but their attentions appeared now to be exclusively di
rected toward! Sophia Clarke, whose vanity they not •
liule gratified. The names they give were Hartley and
Simpson. So entirely pile*, bud unsophisticated was
the goads country Insides. that I saw she scarcely com
prehended the hiet• and musings which I threw out —.-
At parting. however..he made, me u serious promise.
that she would Instantly apply to me should any difficulty
ersperplaiity overtake Imr e " .
I often piled la at the confectioner's, and was gratified
to And that Mary's modest propriety of behavior.
voinevrhat diMesit position. bad Rained lac the Rood
of their samarium abates. I cannot, however, say
am es-yet on very familiar term' with them; bat
am especially directed to cultivate their sequoia
there is ao doubt we shall be more intimate with
other before long. Gamblers, blacklegs, swindlers,
ready know thew to be: sad I would lake odds the
not unfrequeudy something More, especially when fo
and the bones run across with them.
"They appear to be in high feather just now,"
'•Yes; they are connected. I suspect. with the
who cleaned opt young Gentlede last week. in Je
street. I'd ley a trifle," added my friend, as I turn
leave hint. "that one or both of them will wee
Queen's livery, gray turned up wiib;yeHow, before
weeks are put.. Good-bye." -
About • fortnight after this conversation. ! an ,
wifi paid a visit to Ast'cr.!, for the gratification o
yquartere. who had long been promised a eight o 4 the
,equestrian marvels exhibited at ;that celebrated ampithe
etre., It wpa t e tarter end of February; and wheal we
came out of lb theatre we found the weather had chin
gee to dark an sleety.. with a sharp. nipping wind.' I
had to callat Scotland-Yard; my wife and childrenn
tiequentl?-primeeded home in a cab without me; and ie.'
ter assisting to quell a slight disturbance briginating,i• W
gin-place close by. I woman my way over Westminster
Bridge. The inclement weather had cleared the sttts
and thoroughfares in a surprisingly short time; so. at
excepting Myself, no foot-passenger was visible on the
Midge. till I had about half crossed it. when a female 14-
ure closely muffled op aboit the head. and sobbing. bit
terly. passing rapidly by on the opposite side. 1 tattled
and gazed after the retreatink figure: it was si youthful
symmetrical one; mid after a few
,moments hes!tatioM 1
determined to follow at • distance. and as uttobeei billy
as I could. •On the wo m en sped without posits halite
boa. till she reached Amboy's. where 1 observed her slop
itudilenly and toes her arms ia the air with • gesture of
. ' tea. 1 quickemol my memo. which a b s obserrlog
uttered a' slight scream. and darted swiftly off adain.
moaning and subbing as she ran. The slight momenta
ry glimpse 1 had obtained of her features beneath the ss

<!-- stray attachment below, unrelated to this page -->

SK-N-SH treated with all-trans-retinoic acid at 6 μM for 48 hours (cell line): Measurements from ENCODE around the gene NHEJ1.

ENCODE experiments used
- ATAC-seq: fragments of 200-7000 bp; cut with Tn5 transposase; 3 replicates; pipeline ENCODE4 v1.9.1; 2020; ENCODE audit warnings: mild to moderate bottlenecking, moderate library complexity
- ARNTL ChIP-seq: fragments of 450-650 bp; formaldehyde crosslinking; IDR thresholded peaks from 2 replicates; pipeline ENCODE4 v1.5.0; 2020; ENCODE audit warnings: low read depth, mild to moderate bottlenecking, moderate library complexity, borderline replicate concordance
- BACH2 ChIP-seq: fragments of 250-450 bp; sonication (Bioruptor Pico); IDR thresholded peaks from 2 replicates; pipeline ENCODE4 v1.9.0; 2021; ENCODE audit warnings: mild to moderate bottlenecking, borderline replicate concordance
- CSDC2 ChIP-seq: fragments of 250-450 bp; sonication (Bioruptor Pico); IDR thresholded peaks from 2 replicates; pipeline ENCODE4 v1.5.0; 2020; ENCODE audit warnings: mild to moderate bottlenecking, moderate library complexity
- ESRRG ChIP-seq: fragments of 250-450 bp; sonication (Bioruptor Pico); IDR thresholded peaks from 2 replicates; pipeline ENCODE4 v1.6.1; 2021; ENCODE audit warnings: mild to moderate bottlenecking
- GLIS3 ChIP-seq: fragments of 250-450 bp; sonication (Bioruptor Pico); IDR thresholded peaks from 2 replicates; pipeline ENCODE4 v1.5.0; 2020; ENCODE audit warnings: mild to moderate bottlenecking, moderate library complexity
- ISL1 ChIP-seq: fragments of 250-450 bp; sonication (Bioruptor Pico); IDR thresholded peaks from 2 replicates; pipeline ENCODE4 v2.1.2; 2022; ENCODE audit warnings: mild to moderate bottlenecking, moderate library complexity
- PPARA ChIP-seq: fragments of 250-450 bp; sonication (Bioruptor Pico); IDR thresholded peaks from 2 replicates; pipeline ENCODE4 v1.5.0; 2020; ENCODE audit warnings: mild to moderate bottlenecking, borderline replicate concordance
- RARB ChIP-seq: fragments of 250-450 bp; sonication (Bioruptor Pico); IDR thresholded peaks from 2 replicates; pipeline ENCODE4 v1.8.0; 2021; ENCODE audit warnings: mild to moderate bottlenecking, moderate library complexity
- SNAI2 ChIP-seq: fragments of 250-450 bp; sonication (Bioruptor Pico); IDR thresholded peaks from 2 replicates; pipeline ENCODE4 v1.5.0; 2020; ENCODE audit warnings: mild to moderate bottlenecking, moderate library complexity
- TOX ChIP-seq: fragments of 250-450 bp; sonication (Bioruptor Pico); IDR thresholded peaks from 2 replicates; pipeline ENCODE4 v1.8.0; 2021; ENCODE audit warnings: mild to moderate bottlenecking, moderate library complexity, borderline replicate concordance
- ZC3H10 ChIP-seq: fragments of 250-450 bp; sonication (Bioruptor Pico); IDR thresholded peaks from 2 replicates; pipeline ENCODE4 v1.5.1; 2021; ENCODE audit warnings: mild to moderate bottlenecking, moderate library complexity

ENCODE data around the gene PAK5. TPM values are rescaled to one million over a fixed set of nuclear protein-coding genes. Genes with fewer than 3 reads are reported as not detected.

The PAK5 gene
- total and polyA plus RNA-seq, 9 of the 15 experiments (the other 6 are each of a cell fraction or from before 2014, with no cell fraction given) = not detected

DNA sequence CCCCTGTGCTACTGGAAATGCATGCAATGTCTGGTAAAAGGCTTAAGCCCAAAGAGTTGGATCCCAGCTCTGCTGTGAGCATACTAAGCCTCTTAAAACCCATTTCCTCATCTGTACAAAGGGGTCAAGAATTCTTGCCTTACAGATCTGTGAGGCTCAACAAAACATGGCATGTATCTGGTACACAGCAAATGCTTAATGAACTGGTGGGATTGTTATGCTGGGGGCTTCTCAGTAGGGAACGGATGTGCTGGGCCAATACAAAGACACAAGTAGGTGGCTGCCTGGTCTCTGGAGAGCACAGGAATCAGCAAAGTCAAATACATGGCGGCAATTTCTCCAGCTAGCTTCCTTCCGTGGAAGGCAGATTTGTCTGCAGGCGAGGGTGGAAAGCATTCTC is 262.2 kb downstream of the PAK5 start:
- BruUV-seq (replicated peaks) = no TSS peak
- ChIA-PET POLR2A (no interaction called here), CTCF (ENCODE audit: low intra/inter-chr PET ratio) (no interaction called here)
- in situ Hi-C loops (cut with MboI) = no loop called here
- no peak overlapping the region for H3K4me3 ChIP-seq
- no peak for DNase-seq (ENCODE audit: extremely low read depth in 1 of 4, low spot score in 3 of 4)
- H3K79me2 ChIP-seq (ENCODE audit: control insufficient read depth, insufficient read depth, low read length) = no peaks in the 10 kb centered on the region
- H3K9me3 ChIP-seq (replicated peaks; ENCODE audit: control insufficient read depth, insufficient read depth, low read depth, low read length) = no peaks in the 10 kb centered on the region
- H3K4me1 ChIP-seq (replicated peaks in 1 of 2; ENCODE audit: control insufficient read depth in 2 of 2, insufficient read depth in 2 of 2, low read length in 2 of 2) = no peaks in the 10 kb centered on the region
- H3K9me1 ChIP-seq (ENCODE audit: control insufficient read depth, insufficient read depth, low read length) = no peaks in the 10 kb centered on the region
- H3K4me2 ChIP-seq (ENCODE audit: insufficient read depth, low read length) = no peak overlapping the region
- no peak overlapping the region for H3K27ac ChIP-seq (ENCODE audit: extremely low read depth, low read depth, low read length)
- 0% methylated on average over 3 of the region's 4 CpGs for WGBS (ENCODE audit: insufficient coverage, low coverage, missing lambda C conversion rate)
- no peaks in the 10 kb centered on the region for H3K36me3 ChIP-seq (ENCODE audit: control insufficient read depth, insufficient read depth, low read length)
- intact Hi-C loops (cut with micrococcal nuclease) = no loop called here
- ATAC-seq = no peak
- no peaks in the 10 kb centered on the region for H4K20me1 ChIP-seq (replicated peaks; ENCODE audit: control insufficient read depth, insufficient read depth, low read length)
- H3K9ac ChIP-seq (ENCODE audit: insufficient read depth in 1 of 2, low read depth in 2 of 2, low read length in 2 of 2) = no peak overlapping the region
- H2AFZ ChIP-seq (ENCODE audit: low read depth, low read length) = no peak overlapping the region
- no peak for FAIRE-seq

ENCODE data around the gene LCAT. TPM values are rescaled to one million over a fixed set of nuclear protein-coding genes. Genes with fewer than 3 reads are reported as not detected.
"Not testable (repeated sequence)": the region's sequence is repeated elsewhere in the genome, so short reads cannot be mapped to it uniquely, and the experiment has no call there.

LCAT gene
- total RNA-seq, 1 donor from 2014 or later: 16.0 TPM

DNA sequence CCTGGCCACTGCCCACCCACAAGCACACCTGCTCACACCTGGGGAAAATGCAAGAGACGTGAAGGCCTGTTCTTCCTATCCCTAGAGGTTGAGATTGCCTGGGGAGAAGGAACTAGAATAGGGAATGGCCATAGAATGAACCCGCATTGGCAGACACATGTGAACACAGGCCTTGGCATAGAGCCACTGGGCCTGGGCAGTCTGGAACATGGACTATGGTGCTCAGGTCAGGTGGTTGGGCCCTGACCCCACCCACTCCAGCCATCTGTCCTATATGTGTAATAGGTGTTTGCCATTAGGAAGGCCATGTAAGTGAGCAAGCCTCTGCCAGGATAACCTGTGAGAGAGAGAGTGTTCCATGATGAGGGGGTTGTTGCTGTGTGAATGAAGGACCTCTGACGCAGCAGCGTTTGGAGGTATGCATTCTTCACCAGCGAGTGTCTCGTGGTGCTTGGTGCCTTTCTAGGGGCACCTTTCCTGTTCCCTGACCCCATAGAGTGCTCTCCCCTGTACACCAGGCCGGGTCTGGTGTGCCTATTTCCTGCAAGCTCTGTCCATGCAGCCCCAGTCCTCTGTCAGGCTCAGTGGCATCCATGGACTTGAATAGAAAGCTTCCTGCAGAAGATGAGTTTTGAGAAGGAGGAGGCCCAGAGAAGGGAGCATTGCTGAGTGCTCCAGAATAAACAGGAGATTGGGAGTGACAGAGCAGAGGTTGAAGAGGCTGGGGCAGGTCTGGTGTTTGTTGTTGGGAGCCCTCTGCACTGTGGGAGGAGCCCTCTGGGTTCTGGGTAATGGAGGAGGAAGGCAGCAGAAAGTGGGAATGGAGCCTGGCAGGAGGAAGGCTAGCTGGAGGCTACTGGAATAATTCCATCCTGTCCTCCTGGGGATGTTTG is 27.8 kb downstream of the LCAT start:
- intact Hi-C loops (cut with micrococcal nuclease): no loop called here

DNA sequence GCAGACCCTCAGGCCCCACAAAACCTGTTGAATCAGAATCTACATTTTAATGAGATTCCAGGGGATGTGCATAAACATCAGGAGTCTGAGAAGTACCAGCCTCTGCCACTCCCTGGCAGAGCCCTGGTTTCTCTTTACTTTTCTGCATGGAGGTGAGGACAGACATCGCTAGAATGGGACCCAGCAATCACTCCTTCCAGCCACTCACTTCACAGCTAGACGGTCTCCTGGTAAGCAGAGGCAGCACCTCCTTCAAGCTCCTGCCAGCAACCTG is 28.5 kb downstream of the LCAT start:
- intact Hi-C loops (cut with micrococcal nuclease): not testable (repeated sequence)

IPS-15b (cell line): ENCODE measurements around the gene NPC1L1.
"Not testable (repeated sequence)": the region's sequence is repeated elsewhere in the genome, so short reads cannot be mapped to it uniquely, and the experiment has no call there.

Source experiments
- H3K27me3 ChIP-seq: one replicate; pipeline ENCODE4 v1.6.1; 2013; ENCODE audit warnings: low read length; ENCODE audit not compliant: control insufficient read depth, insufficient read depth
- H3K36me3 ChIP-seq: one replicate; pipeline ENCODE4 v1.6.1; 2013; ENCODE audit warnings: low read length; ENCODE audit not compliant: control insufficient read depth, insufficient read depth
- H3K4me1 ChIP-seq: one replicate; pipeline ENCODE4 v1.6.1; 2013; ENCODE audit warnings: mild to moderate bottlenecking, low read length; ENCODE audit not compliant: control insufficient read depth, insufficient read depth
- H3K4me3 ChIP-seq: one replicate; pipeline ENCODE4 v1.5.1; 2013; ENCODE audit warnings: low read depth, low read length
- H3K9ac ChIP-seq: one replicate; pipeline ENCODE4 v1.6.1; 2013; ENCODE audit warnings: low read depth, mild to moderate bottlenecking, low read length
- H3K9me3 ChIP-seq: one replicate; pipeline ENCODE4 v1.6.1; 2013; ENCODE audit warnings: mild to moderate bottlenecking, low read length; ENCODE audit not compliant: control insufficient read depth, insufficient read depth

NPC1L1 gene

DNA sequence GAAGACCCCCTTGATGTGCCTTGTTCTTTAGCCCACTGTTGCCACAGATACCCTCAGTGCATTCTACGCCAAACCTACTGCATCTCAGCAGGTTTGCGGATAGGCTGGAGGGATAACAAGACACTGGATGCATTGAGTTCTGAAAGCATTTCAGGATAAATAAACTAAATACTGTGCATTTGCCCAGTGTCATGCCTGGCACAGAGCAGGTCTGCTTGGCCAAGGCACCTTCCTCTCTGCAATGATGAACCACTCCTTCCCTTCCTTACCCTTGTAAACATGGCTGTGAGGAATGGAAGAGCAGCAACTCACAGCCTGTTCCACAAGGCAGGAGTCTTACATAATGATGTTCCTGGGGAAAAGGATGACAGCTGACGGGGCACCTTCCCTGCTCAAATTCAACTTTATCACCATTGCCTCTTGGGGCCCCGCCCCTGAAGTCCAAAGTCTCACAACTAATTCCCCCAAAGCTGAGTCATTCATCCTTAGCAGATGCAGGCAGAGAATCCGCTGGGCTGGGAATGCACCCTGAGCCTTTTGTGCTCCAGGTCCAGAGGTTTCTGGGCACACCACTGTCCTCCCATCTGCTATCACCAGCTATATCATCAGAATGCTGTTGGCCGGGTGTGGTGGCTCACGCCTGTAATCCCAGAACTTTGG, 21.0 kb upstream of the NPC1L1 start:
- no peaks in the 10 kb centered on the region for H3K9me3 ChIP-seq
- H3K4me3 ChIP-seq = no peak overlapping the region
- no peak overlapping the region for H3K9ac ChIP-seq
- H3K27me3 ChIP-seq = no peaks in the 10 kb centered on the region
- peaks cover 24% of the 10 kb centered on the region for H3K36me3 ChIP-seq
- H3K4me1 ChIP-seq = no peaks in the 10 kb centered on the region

latupoppoaite /obey's, suggested a frightful apprel fu
sion, and 1. followed at my utmost,speed. She turnmi at
the first cross street, and 1 should soon have overta k en
her. but that in dar i t7g folk] the corner where she dis
appeared', I ran fu) butt sgai Mt a stont j elderly gentleman
wbo was hurrying smartly along out of the weathM.—
What with the auddennees of the shock. and the alipperi
nese piths iiavement.down we both reeled:and by theliise
we bad regained our feet. and growled isvagely at each
othe the hung woman. wit ite was. had dimwit
red. and more than half an hotter eager search arm
her :yoked fruitless. At last I bethought me of hiding at
One tomer of Westminster Bridge. I bad wa tched
patiently for about twenty minutes. when I observed:the
object of my pursuit itealing timidly and furtively tower&
the. bodge. on the oppeeite wide of the war. As she
came nearly abreast of 'Where 1 stood. I darted forwilid.
Elbe saw. without recognising me, and uttering an rule
lion of terror, flew down towards the river where • nimil
ber of pieces of balk and other timber were fastened to
gether, forming a kind of loose raft. 1 followed with des
perate haste. for I saw that it wai indeed Mary Kings
ford, and londly'calling to her by name to 'top. Sheol did
not appear to hear me. and in a few moments the an
happy•giri had gained the end of the timber raft.. One
anima she aed. with clasped hands. upon the brink.
aid a an an t her had thrown herself ha* the dark and
moaning n er. On reaching the spot where she had
disappeared. 1 could not at first see her, is conseqmince
of the dark mourning dresi' she had on. Presently 1
caught sight of her still upborne by her spread clothes.
already carried by the swift current beyond my reach.—
The only chance was to crawl along a piece of round tim.
ber which projected' further into this river. and by the end
,of which she must pass. This 1 greeted with womwdif
-6014. and laying asyielf otit at fell length. vainly endea
vored. with outstretched. straining anus to grasp, her
dress. There was nothing melt for it but to pinup in at
ter her. I will coafeee Watt 1 hesiteted to do so. !pas
eucuwbered with s heavy dress. which there wee uo
time to put oft, and, moreover, like most inland mitt, 1
was but an 'oddment swimmer. My indecision quickly
vanished. • The wretched girl, though gradually sinking.
had not yet uttered a cry. or appeared to straggle; , bat
when the chilling waters reached her lips. she seamed
to suddenly revive to a consciousness of the horror of her
fate; she fought wildly with the engulphing tide, and
shrieked piteously fur help. B;fore one could count ten.